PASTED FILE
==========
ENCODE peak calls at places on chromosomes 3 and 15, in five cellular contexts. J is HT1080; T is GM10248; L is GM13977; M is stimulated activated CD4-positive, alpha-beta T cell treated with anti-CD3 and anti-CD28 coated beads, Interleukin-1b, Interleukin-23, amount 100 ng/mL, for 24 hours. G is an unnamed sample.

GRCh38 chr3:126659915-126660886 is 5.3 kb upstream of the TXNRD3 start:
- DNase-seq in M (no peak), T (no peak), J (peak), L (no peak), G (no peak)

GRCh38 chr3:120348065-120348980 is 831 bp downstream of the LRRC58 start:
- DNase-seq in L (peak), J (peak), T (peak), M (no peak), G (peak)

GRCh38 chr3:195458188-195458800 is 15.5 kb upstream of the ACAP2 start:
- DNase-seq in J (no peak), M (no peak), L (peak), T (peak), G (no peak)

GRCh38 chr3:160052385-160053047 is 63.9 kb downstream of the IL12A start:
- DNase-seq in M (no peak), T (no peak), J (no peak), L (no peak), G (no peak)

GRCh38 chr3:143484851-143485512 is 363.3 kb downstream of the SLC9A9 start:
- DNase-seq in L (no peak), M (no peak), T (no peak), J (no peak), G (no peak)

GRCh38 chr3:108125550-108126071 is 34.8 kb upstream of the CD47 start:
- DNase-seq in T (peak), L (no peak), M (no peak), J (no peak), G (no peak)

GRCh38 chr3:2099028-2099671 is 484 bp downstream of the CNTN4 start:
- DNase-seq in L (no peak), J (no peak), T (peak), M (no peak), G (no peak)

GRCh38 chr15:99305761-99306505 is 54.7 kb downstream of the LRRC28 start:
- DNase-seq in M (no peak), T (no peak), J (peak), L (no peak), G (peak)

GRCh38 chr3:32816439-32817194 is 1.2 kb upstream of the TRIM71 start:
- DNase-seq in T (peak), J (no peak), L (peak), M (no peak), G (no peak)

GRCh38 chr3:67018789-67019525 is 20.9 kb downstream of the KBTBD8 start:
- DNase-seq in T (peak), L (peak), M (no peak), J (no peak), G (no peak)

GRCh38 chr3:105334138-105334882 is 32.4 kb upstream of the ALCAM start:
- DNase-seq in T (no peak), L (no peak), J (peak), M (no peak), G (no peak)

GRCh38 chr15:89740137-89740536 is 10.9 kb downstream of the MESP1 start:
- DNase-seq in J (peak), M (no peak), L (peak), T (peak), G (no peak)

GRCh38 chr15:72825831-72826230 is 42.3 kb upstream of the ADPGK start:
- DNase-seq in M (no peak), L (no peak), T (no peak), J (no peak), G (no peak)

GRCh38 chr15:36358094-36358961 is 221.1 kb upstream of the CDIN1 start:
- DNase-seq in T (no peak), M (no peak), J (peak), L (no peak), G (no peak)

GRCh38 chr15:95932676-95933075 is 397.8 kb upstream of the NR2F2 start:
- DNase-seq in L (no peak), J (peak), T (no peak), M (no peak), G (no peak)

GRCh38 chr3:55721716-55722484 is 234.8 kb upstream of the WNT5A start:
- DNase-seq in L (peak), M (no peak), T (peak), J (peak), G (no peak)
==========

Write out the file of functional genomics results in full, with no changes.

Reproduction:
ENCODE peak calls at places on chromosomes 3 and 15, in five cellular contexts. J is HT1080; T is GM10248; L is GM13977; M is stimulated activated CD4-positive, alpha-beta T cell treated with anti-CD3 and anti-CD28 coated beads, Interleukin-1b, Interleukin-23, amount 100 ng/mL, for 24 hours. G is an unnamed sample.

GRCh38 chr3:126659915-126660886 is 5.3 kb upstream of the TXNRD3 start:
- DNase-seq in M (no peak), T (no peak), J (peak), L (no peak), G (no peak)

GRCh38 chr3:120348065-120348980 is 831 bp downstream of the LRRC58 start:
- DNase-seq in L (peak), J (peak), T (peak), M (no peak), G (peak)

GRCh38 chr3:195458188-195458800 is 15.5 kb upstream of the ACAP2 start:
- DNase-seq in J (no peak), M (no peak), L (peak), T (peak), G (no peak)

GRCh38 chr3:160052385-160053047 is 63.9 kb downstream of the IL12A start:
- DNase-seq in M (no peak), T (no peak), J (no peak), L (no peak), G (no peak)

GRCh38 chr3:143484851-143485512 is 363.3 kb downstream of the SLC9A9 start:
- DNase-seq in L (no peak), M (no peak), T (no peak), J (no peak), G (no peak)

GRCh38 chr3:108125550-108126071 is 34.8 kb upstream of the CD47 start:
- DNase-seq in T (peak), L (no peak), M (no peak), J (no peak), G (no peak)

GRCh38 chr3:2099028-2099671 is 484 bp downstream of the CNTN4 start:
- DNase-seq in L (no peak), J (no peak), T (peak), M (no peak), G (no peak)

GRCh38 chr15:99305761-99306505 is 54.7 kb downstream of the LRRC28 start:
- DNase-seq in M (no peak), T (no peak), J (peak), L (no peak), G (peak)

GRCh38 chr3:32816439-32817194 is 1.2 kb upstream of the TRIM71 start:
- DNase-seq in T (peak), J (no peak), L (peak), M (no peak), G (no peak)

GRCh38 chr3:67018789-67019525 is 20.9 kb downstream of the KBTBD8 start:
- DNase-seq in T (peak), L (peak), M (no peak), J (no peak), G (no peak)

GRCh38 chr3:105334138-105334882 is 32.4 kb upstream of the ALCAM start:
- DNase-seq in T (no peak), L (no peak), J (peak), M (no peak), G (no peak)

GRCh38 chr15:89740137-89740536 is 10.9 kb downstream of the MESP1 start:
- DNase-seq in J (peak), M (no peak), L (peak), T (peak), G (no peak)

GRCh38 chr15:72825831-72826230 is 42.3 kb upstream of the ADPGK start:
- DNase-seq in M (no peak), L (no peak), T (no peak), J (no peak), G (no peak)

GRCh38 chr15:36358094-36358961 is 221.1 kb upstream of the CDIN1 start:
- DNase-seq in T (no peak), M (no peak), J (peak), L (no peak), G (no peak)

GRCh38 chr15:95932676-95933075 is 397.8 kb upstream of the NR2F2 start:
- DNase-seq in L (no peak), J (peak), T (no peak), M (no peak), G (no peak)

GRCh38 chr3:55721716-55722484 is 234.8 kb upstream of the WNT5A start:
- DNase-seq in L (peak), M (no peak), T (peak), J (peak), G (no peak)